The ‘carry’ (the difference between the low cost of borrowed funds and the high return offered by the wealth management products) is hugely profitable. And the fact that the yuan is undervalued and set to appreciate makes it an even better bet.

Tying all this together means that the authorities are having quite a tough time slowing down the runaway credit boom. They’ve tried to tighten liquidity inside the country, only to find that it’s still flowing in via Hong Kong. This flow of ‘hot money’ looks like the target of its latest policy moves.

But it should be careful what it wishes for. If it scares off the flow of capital coming in via Hong Kong, it could inadvertently pop the credit bubble. That’s because this money is sustaining the bubble right now.

If this happens, loss of confidence will see formerly abundant liquidity dry up and the PBoC will have to print its little heart out to stem the tide. This will further unwind the leveraged bets on yuan appreciation and cause general havoc in the market.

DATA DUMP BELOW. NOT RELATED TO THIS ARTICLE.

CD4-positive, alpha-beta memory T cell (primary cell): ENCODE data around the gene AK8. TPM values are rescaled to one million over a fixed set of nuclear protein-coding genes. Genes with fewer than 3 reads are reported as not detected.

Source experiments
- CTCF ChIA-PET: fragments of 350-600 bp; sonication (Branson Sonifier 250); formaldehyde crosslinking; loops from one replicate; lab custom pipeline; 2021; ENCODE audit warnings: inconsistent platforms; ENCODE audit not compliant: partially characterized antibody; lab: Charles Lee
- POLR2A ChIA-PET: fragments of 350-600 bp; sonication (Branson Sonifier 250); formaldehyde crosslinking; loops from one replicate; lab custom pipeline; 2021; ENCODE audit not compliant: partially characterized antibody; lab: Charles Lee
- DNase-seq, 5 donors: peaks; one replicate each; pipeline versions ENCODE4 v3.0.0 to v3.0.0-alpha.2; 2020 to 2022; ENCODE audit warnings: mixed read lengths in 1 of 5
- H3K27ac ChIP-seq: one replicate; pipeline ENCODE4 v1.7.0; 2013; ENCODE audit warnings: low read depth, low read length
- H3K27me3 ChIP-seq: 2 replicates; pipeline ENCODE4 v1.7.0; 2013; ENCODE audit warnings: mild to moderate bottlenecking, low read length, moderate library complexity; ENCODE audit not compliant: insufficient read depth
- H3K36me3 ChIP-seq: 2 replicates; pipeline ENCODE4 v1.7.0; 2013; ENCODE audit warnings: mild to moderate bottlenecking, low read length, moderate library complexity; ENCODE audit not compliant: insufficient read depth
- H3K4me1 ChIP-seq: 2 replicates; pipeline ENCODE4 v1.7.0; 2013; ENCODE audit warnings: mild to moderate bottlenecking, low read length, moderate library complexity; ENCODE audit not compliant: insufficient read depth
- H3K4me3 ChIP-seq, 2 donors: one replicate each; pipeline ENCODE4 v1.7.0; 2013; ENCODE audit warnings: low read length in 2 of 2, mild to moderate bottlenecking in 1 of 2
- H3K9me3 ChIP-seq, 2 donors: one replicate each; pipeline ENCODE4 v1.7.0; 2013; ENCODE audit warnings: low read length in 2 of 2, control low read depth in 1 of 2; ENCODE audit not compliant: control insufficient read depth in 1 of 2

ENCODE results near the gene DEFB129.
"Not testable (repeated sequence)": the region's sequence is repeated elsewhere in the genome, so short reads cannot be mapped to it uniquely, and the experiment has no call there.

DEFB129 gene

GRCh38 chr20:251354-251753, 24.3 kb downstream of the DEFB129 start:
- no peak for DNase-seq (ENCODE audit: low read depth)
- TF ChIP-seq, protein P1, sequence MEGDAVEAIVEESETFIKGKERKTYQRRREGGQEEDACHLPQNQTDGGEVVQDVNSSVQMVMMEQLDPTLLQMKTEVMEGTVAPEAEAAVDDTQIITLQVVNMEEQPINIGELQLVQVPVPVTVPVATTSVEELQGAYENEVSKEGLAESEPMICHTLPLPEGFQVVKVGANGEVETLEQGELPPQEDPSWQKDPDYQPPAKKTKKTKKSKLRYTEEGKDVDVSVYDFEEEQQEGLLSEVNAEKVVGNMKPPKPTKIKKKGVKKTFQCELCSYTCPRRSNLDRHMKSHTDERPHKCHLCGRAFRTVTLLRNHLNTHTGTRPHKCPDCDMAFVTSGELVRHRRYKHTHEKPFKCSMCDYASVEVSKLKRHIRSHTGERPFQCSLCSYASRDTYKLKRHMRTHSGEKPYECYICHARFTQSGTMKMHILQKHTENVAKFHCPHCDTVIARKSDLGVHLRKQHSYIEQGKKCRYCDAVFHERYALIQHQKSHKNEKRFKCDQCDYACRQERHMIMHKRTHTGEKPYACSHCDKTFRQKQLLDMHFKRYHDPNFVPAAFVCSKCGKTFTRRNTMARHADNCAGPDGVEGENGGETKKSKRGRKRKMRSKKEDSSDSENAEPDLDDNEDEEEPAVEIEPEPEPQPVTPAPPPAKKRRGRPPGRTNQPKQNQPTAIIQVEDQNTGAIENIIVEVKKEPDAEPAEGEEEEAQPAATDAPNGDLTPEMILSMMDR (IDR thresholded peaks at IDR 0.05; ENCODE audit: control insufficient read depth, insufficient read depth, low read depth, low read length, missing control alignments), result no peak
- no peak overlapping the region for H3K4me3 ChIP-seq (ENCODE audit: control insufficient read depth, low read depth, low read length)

When everyone agrees on something, you can bet the market will do the opposite. Given the one-way bet on the yuan in recent years, maybe it’s time to think about the implications of a falling currency?

Speaking of falling, the iron ore price is at a seven month low. Tighter credit in China will slow property construction, an industry that consumes nearly 50% of China’s steel production. This doesn’t bode well for iron ore prices given the huge amount of new supply hitting the market in 2014.

Many provinces plan to reduce steel output given worsening air quality in some regions. There are thousands of steel mills in China, and many are old and heavy polluters. But they’re also heavy employers, so the logic of shutting them down to improve air quality is not always apparent. Widespread health hazard versus rising social unrest…generally the health hazard will win out every time.

Just chalk it up as another injustice brought about by easy money and heavy handed regulation. And the solution that these clowns come up with to clean up the mess they created? Do more…always with the need to do more…